The government’s figures have been challenged by Tower Hamlets Council whose view was that the figures were “factually incorrect owing to an error in the data provided” They reported that in terms of their own figures – 17 eligible young people in the borough remained with their foster carers during 2014/15 and that there are at the moment 19 eligible young people with their carers.

The reaction of The Fostering Network’s campaigns manager, Vicki Swain, was that an overall figure of 48.3% of young people staying with their foster carers after three months is encouraging.

It is a clear improvement on some previous estimates that had put the figure in the region of 25%.

Vicki Swain went on to state:

“We are concerned that over 30 local authorities have either not submitted their data, or the DfE hasn’t released it, citing confidentiality reasons., which means we’ve been left to hazard a guess as to how well Staying Put is being implemented in those areas.”

“We have been speaking to the DfE and a number of local authorities about these figures in the hope of shedding light on the real situation, and we are awaiting more details before conducting any further analysis, or comment.”

The need for Staying Put.

It is disappointing that take up of the scheme seems to be patchy and there are question marks over how uniformly it is being applied across the country. The DfE, DWP and HMRC Guidance published in May 2013 – “Staying Put” – Arrangements for Care Leavers aged 18 and above to stay on with their former foster carers – made some compelling points as to the need for such a scheme.

Central to what was proposed is the idea that a more graduated approach is required around planning and support for the transition to adulthood. Across society as a whole the average age of leaving home is rising and for a range of factors this transition to adulthood is “increasingly becoming more complex and elongated.” Staying Put is about ensuring young people can stay with their former foster carers and be supported to  be better prepared for adulthood. They are then less likely to get caught up in a cycle of housing and tenancy breakdowns as well finding themselves socially excluded.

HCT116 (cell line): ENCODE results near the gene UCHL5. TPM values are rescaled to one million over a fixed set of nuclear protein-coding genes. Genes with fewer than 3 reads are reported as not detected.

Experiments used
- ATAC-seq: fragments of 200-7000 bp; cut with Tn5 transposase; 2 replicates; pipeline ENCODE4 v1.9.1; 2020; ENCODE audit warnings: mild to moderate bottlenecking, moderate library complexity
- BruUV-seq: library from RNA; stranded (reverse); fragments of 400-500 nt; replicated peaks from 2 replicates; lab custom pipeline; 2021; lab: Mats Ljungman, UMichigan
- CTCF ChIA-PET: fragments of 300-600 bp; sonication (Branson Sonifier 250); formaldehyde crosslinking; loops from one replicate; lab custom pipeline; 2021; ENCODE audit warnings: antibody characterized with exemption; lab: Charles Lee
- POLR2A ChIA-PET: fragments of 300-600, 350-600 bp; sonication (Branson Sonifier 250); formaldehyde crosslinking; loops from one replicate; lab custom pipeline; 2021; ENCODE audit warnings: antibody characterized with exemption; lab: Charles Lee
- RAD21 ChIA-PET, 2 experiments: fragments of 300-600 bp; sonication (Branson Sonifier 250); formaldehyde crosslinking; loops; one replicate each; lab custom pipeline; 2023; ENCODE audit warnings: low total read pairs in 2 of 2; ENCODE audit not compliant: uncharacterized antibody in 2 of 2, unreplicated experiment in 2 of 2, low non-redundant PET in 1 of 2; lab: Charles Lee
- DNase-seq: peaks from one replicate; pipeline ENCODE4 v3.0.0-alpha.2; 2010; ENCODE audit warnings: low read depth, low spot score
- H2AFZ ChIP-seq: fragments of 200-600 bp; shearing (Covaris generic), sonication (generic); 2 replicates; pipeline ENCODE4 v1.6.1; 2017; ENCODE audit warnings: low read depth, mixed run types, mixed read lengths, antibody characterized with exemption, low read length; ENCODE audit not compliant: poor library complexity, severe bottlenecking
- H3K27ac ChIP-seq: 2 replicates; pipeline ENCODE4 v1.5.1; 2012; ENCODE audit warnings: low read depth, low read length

And the good news at the end of this weeks Rainbow…

We are a real community at Rainbow Fostering and there is never a shortage of good ideas. We are now looking into setting up yoga sessions for our carers. The health benefits of yoga at whatever age you start are amazing. We shall be doing a blog devoted to this subject as well as adding a section to our web site “Fit To Foster’ to communicate the benefits to all our carers.

Fostering can be challenging and great emphasis is rightly placed on the need to be resilient. Yoga can calm the mind, boost the immune system and create a sense of well being. This can only help in dealing with the stresses and strains involved in fostering. This will make it easier to get a sense of the joys of caring for a child or young person as well as setting them a great example.

Leave a Reply

Your email address will not be published. Required fields are marked *